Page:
this blog is relatively new so i only have 43 followers
but i know at least half of you are online right now
and i know at least half of that half reads what i say
so somebody skype with me. please.
i feel so lonely right now…
You don’t have an ask box! LOL. What’s your Skype ID?--- 5 days ago --- 3 notes ---
How Owls Spin Their Heads Around
Owls don’t need eyes in the back of their heads to see what’s behind them — they can just swivel their heads all the way around. In fact, many owl species, such as the barred owl, can rotate their heads 270 degrees in each direction, which means they can look to the left by rotating all the way to the right, or vice versa.8 notes ---
Elephant Speaks Korean
Just weeks after it was revealed that a beluga whale named NOC could mimic human voices, the journal of Current Biology has released a study documenting an male Asian elephant named Koshik who can mimic certain Korean words so accurately they are understood by native speakers.3 notes ---
Wild Seahorse Filmed for the First Time
(Source: National Geographic)--- 1 year ago --- 2 notes ---
ScienceDaily (Oct. 28, 2012) — Primates’ brains see the world through triangular grids, according to a new study published online October 28 in the journal Nature.7 notes ---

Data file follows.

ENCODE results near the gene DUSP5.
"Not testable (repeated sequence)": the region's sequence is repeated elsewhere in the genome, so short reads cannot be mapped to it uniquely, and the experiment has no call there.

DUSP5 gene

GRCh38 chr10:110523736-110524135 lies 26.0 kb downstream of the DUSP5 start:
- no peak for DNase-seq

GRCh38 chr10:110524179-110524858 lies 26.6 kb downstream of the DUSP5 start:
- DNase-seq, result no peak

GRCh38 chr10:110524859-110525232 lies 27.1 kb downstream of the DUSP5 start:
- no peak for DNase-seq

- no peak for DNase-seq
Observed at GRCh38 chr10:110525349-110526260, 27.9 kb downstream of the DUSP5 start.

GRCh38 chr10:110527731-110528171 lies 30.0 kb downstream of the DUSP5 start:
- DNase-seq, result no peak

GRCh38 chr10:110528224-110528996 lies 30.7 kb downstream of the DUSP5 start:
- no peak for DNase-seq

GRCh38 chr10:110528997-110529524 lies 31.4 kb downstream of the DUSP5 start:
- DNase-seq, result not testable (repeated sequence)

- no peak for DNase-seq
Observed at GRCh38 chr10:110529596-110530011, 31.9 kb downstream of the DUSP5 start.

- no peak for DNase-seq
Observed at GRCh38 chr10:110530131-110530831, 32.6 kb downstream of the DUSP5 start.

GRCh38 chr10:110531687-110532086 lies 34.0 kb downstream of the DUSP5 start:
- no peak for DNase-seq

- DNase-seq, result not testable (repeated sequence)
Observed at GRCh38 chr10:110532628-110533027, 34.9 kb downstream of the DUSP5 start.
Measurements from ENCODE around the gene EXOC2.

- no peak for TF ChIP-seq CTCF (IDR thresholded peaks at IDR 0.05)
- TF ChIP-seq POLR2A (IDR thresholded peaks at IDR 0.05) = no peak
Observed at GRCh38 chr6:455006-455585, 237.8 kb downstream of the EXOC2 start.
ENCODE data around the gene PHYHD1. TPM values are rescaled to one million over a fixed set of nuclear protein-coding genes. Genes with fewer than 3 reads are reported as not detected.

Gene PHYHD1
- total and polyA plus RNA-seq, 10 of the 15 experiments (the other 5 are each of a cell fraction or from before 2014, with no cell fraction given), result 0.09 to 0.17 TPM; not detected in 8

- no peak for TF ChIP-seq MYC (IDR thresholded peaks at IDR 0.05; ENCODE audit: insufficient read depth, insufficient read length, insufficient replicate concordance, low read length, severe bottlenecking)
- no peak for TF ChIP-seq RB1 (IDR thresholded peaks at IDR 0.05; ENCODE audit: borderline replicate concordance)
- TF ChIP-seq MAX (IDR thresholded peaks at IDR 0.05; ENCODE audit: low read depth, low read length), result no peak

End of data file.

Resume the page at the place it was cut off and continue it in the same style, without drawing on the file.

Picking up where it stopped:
Huge Deposit of Jurassic Turtle Remains Found in China
ScienceDaily (Oct. 29, 2012) — “Bones upon bones, we couldn’t believe our eyes,” says Oliver Wings, paleontologist and guest researcher at the Museum für Naturkunde in Berlin. He was describing the spectacular find of some 1800 fossilized mesa chelonia turtles from the Jurassic era in China’s northwest province of Xinjiang. Wings and the University of Tübingen’s fossil turtle specialist, Dr. Walter Joyce, were working with Chinese paleontologists there in 2008.5 notes ---
White shark diets vary with age and among individuals
White sharks, the largest predatory sharks in the ocean, are thought of as apex predators that feed primarily on seals and sea lions. But a new study by researchers at the University of California, Santa Cruz, shows surprising variability in the dietary preferences of individual sharks.
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Research suggests that evolution sometimes meant becoming simpler, not more complex
(Phys.org)—The view that animals have become more complex over time could be a thing of the past, according to the latest research.
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